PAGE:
Ancient World, Antiquities, Art, Exhibitions and Installations, Voices

Getty Voices: Sicilian Journeys

Dive into the exhibition Sicily: Art and Invention between Greece and Rome this week on Getty Voices, as curators Claire Lyons and Alexandra Sofroniew share thoughts on mysteries of a star sculpture of the exhibition and their favorite sites, stories, and tastes of Sicily. More from Claire and Alex all week: Getty Voices on Twitter | Getty Voices on Facebook
Statue of a Youth (the Mozia Charioteer) / Sikeliote (Sicilian Greek)

Statue of a Youth (the Mozia Charioteer) (detail), 470–460 B.C., Sikeliote (Sicilian Greek). Marble, 181 cm high. Courtesy of the Servizio Parco archeologico e ambientale presso le isole dello Stagnone e delle aree archeologiche di Marsala e dei Comuni limitrofi—Museo Archeologico Baglio Anselmi. Reproduced by permission of the Regione Siciliana, Assessorato dei Beni Culturali e dell'Identità Siciliana. Dipartimento dei Beni Culturali e dell'Identità Siciliana. Unauthorized reproduction prohibited

If only this ancient statue could speak...we could ask him who he is, and how he ended up on the tiny island of Mozia, just off the western coast of Sicily. The first work of art that most visitors to our exhibition Sicily: Art and Invention between Greece and Rome will encounter, this over-life-size marble youth may be the finest work of Greek sculpture surviving from antiquity. Transfixing you with a self-confident gaze, the figure proudly flaunts a muscular physique, a single fragmentary hand pressing the soft flesh of the hip. The incredible skill of the stone-carver is evident in the delicate pleats of the gossamer gown that clings sensuously to the body beneath, revealing much more than it conceals.
Knee and drapery on the Statue of a Youth (the Mozia Charioteer) / Sicilian Greek

Delicate pleats outline a strong, muscular leg and knee. Detail of Statue of a Youth (the Mozia Charioteer). Courtesy of the Servizio Parco archeologico e ambientale presso le isole dello Stagnone e delle aree archeologiche di Marsala e dei Comuni limitrofi—Museo Archeologico Baglio Anselmi. Reproduced by permission of the Regione Siciliana, Assessorato dei Beni Culturali e dell'Identità Siciliana. Dipartimento dei Beni Culturali e dell'Identità Siciliana. Unauthorized reproduction prohibited

Mozia (called Motya in ancient times) was a Carthaginian base, a stepping stone for the North African settlers who inhabited western Sicily. Nowadays, the whole island of Mozia is an archaeological site, preserving the remnants of a flourishing trading post that acted as a cultural crossroads between the Carthaginians, Greeks, and native Sicilian peoples. We still vividly remember our first visits out to Mozia, gingerly stepping into a small boat for the short crossing past tile-covered pyramids of salt and windmills to the shores of the island. Thousands of years before, the statue must have made a similar passage to Mozia, still only accessible by sea, but from where...Selinous, Akragas, Himera?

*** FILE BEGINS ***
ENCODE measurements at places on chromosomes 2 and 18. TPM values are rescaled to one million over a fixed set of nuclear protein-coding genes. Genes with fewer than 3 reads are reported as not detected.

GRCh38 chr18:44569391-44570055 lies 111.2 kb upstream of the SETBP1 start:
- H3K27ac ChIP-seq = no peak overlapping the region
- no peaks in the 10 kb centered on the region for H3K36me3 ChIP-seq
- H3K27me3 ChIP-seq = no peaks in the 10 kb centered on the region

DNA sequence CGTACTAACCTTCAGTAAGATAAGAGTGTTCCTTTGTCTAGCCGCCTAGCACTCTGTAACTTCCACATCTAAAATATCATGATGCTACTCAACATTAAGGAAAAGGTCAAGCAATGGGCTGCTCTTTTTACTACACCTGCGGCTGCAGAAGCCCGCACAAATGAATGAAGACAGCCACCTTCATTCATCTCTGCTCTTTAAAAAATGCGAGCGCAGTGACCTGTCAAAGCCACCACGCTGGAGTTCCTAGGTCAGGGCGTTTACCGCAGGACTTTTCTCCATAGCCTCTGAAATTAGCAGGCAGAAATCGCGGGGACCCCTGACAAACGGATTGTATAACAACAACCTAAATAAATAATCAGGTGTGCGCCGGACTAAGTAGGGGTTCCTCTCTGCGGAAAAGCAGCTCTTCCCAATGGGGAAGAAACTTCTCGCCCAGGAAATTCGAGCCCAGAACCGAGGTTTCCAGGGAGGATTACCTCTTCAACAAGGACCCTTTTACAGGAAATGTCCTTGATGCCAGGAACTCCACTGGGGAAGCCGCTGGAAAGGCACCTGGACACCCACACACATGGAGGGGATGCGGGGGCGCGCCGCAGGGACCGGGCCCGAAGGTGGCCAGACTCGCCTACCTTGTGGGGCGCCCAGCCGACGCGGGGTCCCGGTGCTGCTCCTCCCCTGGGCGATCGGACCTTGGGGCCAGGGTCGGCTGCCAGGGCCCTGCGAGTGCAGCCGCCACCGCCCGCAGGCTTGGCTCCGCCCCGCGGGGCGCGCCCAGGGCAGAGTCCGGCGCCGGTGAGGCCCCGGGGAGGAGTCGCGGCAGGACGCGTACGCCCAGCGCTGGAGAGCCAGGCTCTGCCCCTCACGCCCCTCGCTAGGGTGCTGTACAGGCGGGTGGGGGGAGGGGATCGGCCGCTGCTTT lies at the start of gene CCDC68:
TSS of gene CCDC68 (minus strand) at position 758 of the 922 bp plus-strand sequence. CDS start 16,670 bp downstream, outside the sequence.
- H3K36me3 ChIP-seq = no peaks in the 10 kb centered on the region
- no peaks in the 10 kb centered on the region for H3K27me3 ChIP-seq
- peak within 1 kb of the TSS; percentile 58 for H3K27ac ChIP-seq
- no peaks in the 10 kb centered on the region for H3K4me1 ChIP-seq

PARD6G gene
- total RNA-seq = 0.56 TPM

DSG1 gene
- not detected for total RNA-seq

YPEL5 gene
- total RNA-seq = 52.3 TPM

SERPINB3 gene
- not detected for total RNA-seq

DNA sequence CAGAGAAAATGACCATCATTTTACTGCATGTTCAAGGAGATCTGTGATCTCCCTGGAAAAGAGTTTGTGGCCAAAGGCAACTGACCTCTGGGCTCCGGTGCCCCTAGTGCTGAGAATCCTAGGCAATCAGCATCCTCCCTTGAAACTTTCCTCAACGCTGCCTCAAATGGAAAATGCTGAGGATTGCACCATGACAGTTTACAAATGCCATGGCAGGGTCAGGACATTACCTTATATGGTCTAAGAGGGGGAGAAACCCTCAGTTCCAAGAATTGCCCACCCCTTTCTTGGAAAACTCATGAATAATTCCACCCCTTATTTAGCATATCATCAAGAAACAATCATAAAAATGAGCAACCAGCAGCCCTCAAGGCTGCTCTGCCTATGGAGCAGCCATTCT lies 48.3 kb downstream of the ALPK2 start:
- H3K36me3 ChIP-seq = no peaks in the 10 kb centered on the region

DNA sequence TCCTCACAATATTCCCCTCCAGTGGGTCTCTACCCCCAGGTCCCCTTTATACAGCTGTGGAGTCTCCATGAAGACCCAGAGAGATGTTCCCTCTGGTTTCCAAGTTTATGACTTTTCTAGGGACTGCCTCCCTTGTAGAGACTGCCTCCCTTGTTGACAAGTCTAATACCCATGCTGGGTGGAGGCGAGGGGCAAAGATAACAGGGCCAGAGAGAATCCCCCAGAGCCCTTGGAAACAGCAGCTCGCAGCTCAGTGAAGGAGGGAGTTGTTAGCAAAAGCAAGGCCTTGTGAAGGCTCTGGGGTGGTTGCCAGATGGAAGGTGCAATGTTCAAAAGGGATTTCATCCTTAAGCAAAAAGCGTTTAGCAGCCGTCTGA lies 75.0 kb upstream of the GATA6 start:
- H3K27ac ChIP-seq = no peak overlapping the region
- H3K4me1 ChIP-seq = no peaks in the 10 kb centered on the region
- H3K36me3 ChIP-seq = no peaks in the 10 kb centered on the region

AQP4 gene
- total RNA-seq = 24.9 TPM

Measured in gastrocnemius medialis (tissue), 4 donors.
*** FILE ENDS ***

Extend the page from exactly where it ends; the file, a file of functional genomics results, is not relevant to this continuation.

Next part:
Modern-day Mozia, Sicily

A view of modern-day Mozia, Sicily. Photo: ah zut on Flickr, CC BY-NC-ND 2.0

Unearthed in 1979 during excavations of the area between a sanctuary and a potter’s workshop, lying on his back in a pile of rubble, the so-called Mozia Charioteer has been the subject of ongoing debate. Was he carved by a Greek sculptor, or a Sicilian Greek artist? How did he end up on Mozia? And most of all, who is he? The fiercest discussion has centered on his identification: is he a hero or a god, a victorious athlete or a ruling tyrant from one of the Sicilian metropolises?
Statue of a Youth (the Mozia Charioteer) / Sikeliote (Sicilian Greek)

Statue of a Youth (the Mozia Charioteer). Courtesy of the Servizio Parco archeologico e ambientale presso le isole dello Stagnone e delle aree archeologiche di Marsala e dei Comuni limitrofi—Museo Archeologico Baglio Anselmi. Reproduced by permission of the Regione Siciliana, Assessorato dei Beni Culturali e dell'Identità Siciliana. Dipartimento dei Beni Culturali e dell'Identità Siciliana. Unauthorized reproduction prohibited

This April, a distinguished group of scholars from Sicily, other parts of Italy, and the U.S. gathered at the Getty Villa to address these questions. In the weeks before, rumors had been swirling that our speakers would propose some new theories.
Hand and hip of the Statue of a Youth (the Mozia Charioteer) / Sicilian Greek

A detail of the hand resting on the hip. Detail of Statue of a Youth (the Mozia Charioteer). Courtesy of the Servizio Parco archeologico e ambientale presso le isole dello Stagnone e delle aree archeologiche di Marsala e dei Comuni limitrofi—Museo Archeologico Baglio Anselmi. Reproduced by permission of the Regione Siciliana, Assessorato dei Beni Culturali e dell'Identità Siciliana. Dipartimento dei Beni Culturali e dell'Identità Siciliana. Unauthorized reproduction prohibited

Classical art is millennia old, but there is still much to study, learn—and debate. Our study day, “Rethinking the Mozia Youth,” began in the seminar rooms at the Villa, where we have scholarly convenings. Clemente Marconi, a professor at the New York University Institute of Fine Arts, argued for the traditional interpretation of the youth as a victorious charioteer. As evidence, he pointed to the great number of Sicilian Greek coins showing a charioteer wearing similar garb of long belted garment, with a victor’s wreath on his head. Caterina Greco, director of the Archaeological Park of Selinunte, agreed that the youth was a charioteer, but proposed that instead of a local athlete, the statue portrays the mythical Pelops, admired for his great beauty and prowess as a charioteer.
Detail of the Taranto / Karneia Painter

Detail of the Taranto krater, 400s B.C., Karneia Painter. Greek, made in South Italy. Terracotta, 72 cm high. Taranto, Museo Nazionale Archeologico